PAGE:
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  • Wisconsin
  • Joined Jun 14, 2019
  • 68 / M

Comic Girls

Jan 13, 2022

I had no misgivings that Comic Girls would rival anything in concept of manga creation as the classic Bakuman.  It was a pleasant enough piece with that grand paradox.  Comic Girls was a supreme shojo girls' power  entry into the world of anime, but it featured possibly the most pathetic personality found in that same world.  I am speaking of the character of Kaoruko Moeta, who is better known as (divine irony?) Kaos-chan (again, pronounced 'cows' if you remember to clip the 's' sound quickly).

But let's say that Kaoruko is a work in progress.  Needing tons of work and making just enough progress.

Kaoruko is part of a four girl ensemble of mangaka who have been privileged to live in the same dorm at their high school.  Kaoruko works at 4-panel manga, simple enough pieces which only needs a continuous supply of inspiration to crank off.  Koyume works at shojo manga targeting young girls, while Ruki draws a semi-pornographic romance shojo (Ruki admits that her experience with boys is abysmal and having a trace of pervi-ness helps).  Tsubasa shines in shounen battle-fantasy manga, and her tomboyish disposition shines through in all those chunni moments.  In short, four uniquely twisted persona in the same habitat (along with one creepy horror mangaka, Suzu, who has that eerie talent for appearing out of nowhere).

Ruki and Tsubasa are published professionals at first year high school, and Koyume is promising.  But Kaos-chan is extremely high-strung and immature.  Her storyboards are constantly rejected, and her artistic skill is next to lame.  But Kaos-chan plows on with little hope that she will ever be published.  Worse, the dormitory they have been living in will be condemned.  The other girls are organized and motivated and can make deadlines easily.  This leads to the girls able to leave for winter break early, leaving Kaos-chan to stew by herself to get out a second installment of a two-part piece ... proof that Kaos-chan can be a manga artist.  A week or insecurity, emotional breakdowns, and massive dips in self-confidence.  Can Kaoruko be that comic girl she dreamed of being?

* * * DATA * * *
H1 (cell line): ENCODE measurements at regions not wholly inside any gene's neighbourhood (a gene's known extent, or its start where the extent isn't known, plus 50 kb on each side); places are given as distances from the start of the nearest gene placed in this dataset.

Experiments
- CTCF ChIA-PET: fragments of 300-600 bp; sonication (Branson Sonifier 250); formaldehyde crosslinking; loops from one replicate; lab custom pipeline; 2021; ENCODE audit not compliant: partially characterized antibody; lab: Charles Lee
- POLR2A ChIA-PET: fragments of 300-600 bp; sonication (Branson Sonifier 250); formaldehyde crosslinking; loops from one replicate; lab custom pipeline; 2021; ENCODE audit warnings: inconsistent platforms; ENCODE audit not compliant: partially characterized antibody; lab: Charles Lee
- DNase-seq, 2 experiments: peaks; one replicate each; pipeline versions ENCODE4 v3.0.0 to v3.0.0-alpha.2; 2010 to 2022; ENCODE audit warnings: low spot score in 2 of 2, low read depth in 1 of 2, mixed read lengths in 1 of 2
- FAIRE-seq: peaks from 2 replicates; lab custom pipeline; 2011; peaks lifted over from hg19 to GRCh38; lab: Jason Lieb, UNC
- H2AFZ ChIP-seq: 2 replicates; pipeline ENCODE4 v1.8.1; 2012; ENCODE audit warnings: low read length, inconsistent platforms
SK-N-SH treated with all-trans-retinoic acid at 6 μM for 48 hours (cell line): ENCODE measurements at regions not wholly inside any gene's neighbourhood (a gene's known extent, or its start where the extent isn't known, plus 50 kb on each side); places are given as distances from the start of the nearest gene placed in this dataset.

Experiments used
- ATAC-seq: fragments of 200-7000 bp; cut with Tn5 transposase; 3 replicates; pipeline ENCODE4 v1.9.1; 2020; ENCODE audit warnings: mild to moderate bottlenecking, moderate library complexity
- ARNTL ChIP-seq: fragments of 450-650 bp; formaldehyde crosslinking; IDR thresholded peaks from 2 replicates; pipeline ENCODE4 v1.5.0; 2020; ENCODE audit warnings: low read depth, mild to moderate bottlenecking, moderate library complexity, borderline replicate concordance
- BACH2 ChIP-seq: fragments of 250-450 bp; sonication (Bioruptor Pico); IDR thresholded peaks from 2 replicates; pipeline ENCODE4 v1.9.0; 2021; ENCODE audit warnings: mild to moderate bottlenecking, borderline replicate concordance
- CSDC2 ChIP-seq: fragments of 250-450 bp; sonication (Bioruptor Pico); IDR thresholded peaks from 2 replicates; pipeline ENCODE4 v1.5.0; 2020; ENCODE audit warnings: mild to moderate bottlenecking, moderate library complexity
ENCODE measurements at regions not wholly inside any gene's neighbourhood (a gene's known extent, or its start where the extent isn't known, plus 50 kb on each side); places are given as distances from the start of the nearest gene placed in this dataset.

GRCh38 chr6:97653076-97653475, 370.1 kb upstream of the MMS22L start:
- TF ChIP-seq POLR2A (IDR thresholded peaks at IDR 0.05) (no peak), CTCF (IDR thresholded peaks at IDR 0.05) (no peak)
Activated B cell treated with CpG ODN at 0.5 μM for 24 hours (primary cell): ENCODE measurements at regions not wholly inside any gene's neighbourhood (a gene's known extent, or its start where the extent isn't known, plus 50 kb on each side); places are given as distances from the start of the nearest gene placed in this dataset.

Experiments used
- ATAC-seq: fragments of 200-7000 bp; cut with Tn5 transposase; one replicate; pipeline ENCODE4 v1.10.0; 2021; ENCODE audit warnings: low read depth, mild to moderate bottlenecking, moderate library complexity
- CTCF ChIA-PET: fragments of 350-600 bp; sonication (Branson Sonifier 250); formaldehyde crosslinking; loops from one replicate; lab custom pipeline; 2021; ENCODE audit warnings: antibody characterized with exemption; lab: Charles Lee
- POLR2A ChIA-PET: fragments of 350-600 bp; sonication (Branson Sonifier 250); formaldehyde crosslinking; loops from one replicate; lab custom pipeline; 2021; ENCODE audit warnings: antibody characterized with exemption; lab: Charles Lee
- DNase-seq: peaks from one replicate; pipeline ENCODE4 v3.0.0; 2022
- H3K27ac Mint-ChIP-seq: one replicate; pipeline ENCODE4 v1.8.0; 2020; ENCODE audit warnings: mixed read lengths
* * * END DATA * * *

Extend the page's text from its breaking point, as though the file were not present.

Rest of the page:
The humor gets a touch ribald at times.  There is a tincture of yuri, even though all the girls talk about the boyfriends they might have had in their lives (official count of boys appearing in Comic Girls: zero.  We are talking shojo after all).  Bath scenes get close to lurid as surprise pop-ups of Koyume and Ruki (the more endowed mangaka) run amok.  The adults who frequent the series (dorm matron, teacher, manga editor) give little sage advice, and Kaoruko's best guidance in manga creation comes when she helps move materials out of the dormitory's storage room.  Inspiring comments inscribed on walls, but not a word of support from the ladies in the series.  Not a strong supporting cast.

The animation technique is a classic use of pastel coloration which accents the sweet character of the four girls, even as they tend to go emotional on you.  One symbol used is the presence of a butterfly flitting about in the opening theme, seen with Koyume, Ruki, and Tsubasa ... but not with Kaoruko as she is battling to make a crossing of a busy intersection.  A subtle clue that Kaoruko doesn't have the same 'right stuff' as her three dorm mates?  Such is suspected as you still cheer for Kaos-chan to get that first big break.  The music is up-beat enough to give you the good feeling that, whatever happens, we are watching four girls mature in that pivotal first year of high school.  But most of that maturation falls on Kaoruko’s shoulders, with a few ‘life lessons’ for the other girls.

There seems to be no call for a second season, though the last scene places you at the beginning of a new year.  Perhaps just enough of a hint that all will go well.  But knowing the combustibility of Kaoruko's personality ... why not?

8/10 story
8/10 animation
8/10 sound
9/10 characters
8.3/10 overall
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